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Living with diabetes is a free course that introduces the parts of the body and processes involved in the development of diabetes.
After studying this course, you should be able to:
- define and use, or recognise definitions and applications of, each of the terms printed in bold in the text
- explain how diabetes is diagnosed
- describe the different types of diabetes and their possible causes
- describe some of the structures and chemical changes involved in glucose regulation within the body
- discuss the factors that make people prone to developing diabetes, including genetic aspects.
- Current section: Introduction
- Learning outcomes
- 1 Defining diabetes
- 2 What is diabetes?
- 3 Parts of the body and hormones involved in diabetes
- 4 How to diagnose diabetes
- 5 Classification of diabetes
- 6 Genes and risk
- Keep on learning
Study this free course
Enrol to access the full course, get recognition for the skills you learn, track your progress and on completion gain a statement of participation to demonstrate your learning to others. Make your learning visible!
Living with diabetes
This course introduces parts of the body and processes involved in the development of diabetes.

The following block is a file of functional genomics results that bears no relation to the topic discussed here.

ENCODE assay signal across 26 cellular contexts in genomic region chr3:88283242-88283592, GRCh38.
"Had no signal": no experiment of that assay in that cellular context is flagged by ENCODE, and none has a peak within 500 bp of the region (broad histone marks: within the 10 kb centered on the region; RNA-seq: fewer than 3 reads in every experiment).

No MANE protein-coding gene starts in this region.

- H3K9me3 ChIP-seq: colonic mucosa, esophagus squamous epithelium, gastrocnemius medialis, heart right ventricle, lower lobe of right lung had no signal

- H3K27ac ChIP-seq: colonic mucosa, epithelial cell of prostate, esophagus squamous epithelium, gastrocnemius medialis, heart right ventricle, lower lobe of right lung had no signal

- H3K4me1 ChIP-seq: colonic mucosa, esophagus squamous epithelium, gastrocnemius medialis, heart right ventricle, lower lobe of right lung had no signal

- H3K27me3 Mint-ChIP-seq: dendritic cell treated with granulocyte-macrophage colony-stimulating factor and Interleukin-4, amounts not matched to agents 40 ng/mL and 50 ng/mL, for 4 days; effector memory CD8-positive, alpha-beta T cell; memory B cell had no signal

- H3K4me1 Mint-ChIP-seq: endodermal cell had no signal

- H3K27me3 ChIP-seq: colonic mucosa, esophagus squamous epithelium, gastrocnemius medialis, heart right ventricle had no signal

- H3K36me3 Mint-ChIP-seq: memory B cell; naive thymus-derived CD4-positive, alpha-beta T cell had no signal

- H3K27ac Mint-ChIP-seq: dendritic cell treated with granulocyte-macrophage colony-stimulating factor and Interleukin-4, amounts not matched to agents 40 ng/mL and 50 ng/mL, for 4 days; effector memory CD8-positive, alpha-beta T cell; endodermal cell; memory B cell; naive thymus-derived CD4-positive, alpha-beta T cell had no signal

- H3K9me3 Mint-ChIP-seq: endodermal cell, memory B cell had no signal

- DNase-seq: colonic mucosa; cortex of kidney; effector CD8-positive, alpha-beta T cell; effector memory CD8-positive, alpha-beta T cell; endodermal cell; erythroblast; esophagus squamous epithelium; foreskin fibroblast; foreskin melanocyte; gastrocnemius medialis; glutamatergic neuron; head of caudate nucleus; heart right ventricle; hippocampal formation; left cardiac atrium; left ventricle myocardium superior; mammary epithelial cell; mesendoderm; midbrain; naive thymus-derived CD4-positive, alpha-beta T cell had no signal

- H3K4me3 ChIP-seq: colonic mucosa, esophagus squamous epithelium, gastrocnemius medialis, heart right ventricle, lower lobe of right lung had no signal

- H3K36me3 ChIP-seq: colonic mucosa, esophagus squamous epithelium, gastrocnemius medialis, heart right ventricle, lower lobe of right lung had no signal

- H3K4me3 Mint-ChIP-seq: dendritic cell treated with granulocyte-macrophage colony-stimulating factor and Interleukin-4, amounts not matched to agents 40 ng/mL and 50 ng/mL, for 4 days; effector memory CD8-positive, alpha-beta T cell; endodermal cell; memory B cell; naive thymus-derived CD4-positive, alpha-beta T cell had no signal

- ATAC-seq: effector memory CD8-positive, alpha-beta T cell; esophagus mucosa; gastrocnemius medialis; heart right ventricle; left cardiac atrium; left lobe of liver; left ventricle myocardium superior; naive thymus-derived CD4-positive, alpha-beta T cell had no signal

This OpenLearn course provides a sample of Level 1 study in.
This course is the English version of Living with diabetes, which is also available in Chinese.
This free course includes adapted extracts from an Open University course which is no longer available to new students. If you found this interesting you could explore more free Biology courses or view the range of currently available OU Biology courses.
Copyright & revisions
Originally published: Thursday, 24th March 2016
Last updated on: Thursday, 24th March 2016
- Creative-Commons: The Open University is proud to release this free course under a Creative Commons licence. However, any third-party materials featured within it are used with permission and are not ours to give away. These materials are not subject to the Creative Commons licence. See terms and conditions. Full details can be found in the Acknowledgements and our FAQs section.
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